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Have we dodged a bullet?
UPDATE: Hurried efforts by the Dutch government to make various Covid measures a permanent part of public health law have now stalled in the Upper House. Our parliamentarians will not be rushed.
Scarcely was the “ink dry” on my earlier post about the proposed legislation to make a various Covid measures a permanent part of the Dutch Public Health Act before we have an update: The Senaat, the Dutch Upper House, had decided that there needs to be an expert consultation and additional discussion rounds before a final vote can be taken on the so-called Pandemiewet. It is not yet known which experts will be invited. According to De Andere Krant:
The Upper House decision is a setback for the Dutch Cabinet, which wanted rush through the new Pandemiewet. Health Minister Ernst Kuipers had warned that spread of Covid in China made it imperative to pass the law quickly. However, it seems that the Senaat does not to be rushed. The members of the Sentaat appear to have been spooked by growing public opposition to the law.
As I discussed in my piece last week, Upper House elections are slated for March 15. Given the abysmally low approval ratings of Mark Rutte’s fragile ruling coalition, it is safe to say that long-overdue Regime Change is coming to the Dutch capital. According to veteran pollster and data-crunching wizard Maurice de Hond, the Upper House elections are likely to result in further splintering of the political landscape, with it now even less likely for the coalition to maintain a majority in the Upper House. Since the Pandemiewet, is not likely to be formally approved before the public heads to the polls, this does not bode well for Health Minister Ernst Kuipers feverish efforts to rush the contentious legislation through parliament for reasons no one really knows.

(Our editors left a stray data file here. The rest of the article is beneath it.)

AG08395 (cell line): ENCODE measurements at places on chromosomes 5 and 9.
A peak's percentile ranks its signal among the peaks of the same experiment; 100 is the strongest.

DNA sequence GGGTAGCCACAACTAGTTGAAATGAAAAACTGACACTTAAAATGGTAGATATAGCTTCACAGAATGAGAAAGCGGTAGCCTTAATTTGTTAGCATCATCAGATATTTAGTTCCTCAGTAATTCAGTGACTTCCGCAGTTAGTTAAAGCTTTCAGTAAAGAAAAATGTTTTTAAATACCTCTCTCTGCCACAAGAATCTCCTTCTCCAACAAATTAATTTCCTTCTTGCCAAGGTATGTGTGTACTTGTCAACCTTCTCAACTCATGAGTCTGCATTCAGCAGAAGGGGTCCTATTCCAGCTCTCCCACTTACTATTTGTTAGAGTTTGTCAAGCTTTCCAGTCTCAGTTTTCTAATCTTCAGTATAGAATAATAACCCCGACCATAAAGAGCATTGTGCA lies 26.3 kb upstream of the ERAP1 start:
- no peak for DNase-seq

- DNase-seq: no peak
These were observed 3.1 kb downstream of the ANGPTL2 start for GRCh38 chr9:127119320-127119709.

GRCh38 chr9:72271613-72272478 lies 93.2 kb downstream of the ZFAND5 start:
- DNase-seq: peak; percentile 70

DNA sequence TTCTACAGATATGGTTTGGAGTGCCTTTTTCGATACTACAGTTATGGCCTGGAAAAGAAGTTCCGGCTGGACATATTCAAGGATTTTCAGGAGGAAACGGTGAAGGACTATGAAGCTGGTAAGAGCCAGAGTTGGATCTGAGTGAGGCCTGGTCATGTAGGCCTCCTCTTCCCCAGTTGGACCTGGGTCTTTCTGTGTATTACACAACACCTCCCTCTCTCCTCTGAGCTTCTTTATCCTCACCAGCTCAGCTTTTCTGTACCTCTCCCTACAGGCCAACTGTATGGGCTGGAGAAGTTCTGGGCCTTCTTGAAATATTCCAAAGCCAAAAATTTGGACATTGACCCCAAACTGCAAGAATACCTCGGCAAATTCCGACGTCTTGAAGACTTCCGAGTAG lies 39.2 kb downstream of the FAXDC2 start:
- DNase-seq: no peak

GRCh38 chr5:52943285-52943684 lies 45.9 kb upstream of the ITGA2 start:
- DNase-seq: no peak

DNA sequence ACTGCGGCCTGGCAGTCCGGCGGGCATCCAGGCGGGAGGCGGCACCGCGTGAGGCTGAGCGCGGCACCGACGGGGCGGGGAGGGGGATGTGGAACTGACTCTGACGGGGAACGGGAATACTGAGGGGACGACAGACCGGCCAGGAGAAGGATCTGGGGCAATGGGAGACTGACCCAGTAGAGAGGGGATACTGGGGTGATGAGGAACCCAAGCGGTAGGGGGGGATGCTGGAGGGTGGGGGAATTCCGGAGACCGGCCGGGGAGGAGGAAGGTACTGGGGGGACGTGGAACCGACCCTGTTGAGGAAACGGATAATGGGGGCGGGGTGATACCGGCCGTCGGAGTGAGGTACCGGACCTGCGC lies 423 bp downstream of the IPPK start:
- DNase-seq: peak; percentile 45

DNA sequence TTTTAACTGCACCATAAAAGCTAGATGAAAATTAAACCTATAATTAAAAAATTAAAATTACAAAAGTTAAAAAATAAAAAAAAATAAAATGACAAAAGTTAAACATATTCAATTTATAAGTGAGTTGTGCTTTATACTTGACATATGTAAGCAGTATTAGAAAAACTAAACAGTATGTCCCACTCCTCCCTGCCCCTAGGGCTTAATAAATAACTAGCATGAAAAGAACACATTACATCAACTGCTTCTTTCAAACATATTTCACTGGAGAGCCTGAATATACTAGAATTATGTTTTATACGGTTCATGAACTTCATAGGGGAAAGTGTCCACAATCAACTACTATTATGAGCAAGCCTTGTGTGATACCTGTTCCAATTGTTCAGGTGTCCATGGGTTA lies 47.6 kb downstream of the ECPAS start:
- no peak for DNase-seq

Friend of this Substack(Here Comes China) dropped the following quote in a comment on the previous piece, and I thought it so good I want to share it here:
"It seems unavoidable that those advocating the current pandemic and preparedness agenda are intentionally misleading the public in order to achieve their aims. Cost-benefit analyses are essential for any large-scale intervention, and their absence reflects either incompetence or malfeasance". — David Bell
Thankfully our parliamentarians in the Senaat are now asking to see those cost-benefit analyses, and not simply taking Ernst Kuipers’ questionable and dubious word for it.
The Dutch have a proverb, van uitstel komt afstel, which translates to something like delay leads to defeat. Usually it is considered an admonition, but this is one of those times when parliamentary procrastination seems like a cardinal virtue.